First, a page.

Many of the people of the First Aliya were from North Africa and Yemen, although there were also some who had fled the Russian pogroms, he added.
For them, and others who came after them, it was Jerusalem more than the Land of Israel that they envisaged as their destination.
The Second Aliya, from 1904 to 1914, was made up for the most part of socialist Zionists from Eastern Europe, many of them well educated, who wanted to return to their ancestral calling and work the land.
Rivlin cited as an example Josef Trumpeldor, who though famed for his military activities was actually a law graduate who wanted to be a farmer.
Up until the time of Moses Montefiore, who built Mishkenot Sha’ananim – regarded as the first Jewish neighborhood outside the Old City – on a hill across from Mount Zion in 1860, all the Jews who lived in Jerusalem resided in the Old City, said Rivlin, and even after the first ones left to work as artisans in Mishkenot Sha’ananim, they did not stay there overnight, but returned to the Old City to sleep.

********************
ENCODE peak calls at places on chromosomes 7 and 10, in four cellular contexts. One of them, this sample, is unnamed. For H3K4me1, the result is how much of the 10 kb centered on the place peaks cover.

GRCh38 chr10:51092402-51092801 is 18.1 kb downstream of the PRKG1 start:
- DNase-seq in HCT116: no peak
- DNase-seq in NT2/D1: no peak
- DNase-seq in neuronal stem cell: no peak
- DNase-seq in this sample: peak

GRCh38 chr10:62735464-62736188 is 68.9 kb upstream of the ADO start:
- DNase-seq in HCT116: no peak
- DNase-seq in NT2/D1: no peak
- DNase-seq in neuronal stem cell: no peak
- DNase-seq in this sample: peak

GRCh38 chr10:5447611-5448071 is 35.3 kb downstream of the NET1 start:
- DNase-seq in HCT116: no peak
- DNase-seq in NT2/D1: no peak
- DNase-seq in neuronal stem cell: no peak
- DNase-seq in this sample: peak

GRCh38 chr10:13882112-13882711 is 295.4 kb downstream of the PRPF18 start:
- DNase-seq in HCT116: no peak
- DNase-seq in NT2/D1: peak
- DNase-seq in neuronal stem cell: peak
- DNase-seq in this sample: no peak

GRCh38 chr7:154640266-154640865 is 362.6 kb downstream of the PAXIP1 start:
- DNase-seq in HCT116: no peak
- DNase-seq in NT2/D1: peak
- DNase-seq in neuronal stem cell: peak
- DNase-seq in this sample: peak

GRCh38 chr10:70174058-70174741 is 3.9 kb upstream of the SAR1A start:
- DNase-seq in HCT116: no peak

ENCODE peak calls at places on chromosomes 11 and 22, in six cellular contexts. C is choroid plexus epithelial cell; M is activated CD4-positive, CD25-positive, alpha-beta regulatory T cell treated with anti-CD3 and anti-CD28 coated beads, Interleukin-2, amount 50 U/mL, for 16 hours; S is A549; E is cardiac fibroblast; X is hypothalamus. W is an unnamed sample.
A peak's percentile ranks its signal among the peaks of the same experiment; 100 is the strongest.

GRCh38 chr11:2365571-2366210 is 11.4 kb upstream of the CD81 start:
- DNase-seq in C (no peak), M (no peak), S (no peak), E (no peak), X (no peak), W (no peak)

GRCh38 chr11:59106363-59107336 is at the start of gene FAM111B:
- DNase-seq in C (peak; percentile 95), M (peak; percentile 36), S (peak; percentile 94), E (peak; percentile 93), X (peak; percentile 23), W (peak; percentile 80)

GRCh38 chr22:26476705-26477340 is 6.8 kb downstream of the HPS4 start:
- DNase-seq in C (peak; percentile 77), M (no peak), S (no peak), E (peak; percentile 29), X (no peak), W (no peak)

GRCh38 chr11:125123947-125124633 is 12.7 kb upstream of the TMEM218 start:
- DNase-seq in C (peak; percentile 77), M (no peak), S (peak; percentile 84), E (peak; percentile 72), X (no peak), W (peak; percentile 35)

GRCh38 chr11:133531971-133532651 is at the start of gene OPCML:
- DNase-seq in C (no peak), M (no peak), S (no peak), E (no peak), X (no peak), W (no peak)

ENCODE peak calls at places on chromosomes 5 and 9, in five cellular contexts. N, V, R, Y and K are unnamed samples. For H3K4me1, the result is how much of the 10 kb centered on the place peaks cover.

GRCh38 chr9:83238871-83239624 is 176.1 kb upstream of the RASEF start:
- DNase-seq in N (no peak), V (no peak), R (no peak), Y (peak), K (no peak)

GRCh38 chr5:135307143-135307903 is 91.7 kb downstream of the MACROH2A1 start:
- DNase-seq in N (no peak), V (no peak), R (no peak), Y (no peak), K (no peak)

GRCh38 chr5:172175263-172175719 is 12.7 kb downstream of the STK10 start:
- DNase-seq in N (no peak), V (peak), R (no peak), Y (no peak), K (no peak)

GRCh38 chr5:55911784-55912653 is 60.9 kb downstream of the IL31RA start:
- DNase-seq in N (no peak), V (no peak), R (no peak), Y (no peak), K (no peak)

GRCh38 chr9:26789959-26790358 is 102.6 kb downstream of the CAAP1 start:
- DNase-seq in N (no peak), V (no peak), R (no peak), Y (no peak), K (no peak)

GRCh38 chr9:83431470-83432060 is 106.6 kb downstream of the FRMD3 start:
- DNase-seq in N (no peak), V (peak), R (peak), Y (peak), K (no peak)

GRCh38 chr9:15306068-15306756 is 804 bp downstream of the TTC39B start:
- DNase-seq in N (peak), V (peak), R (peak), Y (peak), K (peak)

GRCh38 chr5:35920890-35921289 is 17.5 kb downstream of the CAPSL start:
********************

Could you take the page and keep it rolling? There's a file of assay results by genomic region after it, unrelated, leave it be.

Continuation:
If the truth be told, he said, the first neighborhood was in the area of Mamilla, which was populated by Jews who had come from the Mughrabi Quarter in the Old City. They were not afraid to live beyond the walls, and they established their own quarter, of which very little is left today. The North African Jewish Heritage Center, hidden behind King David and Agron streets, the main thoroughfares that border it, is virtually all that remains of the community that once was.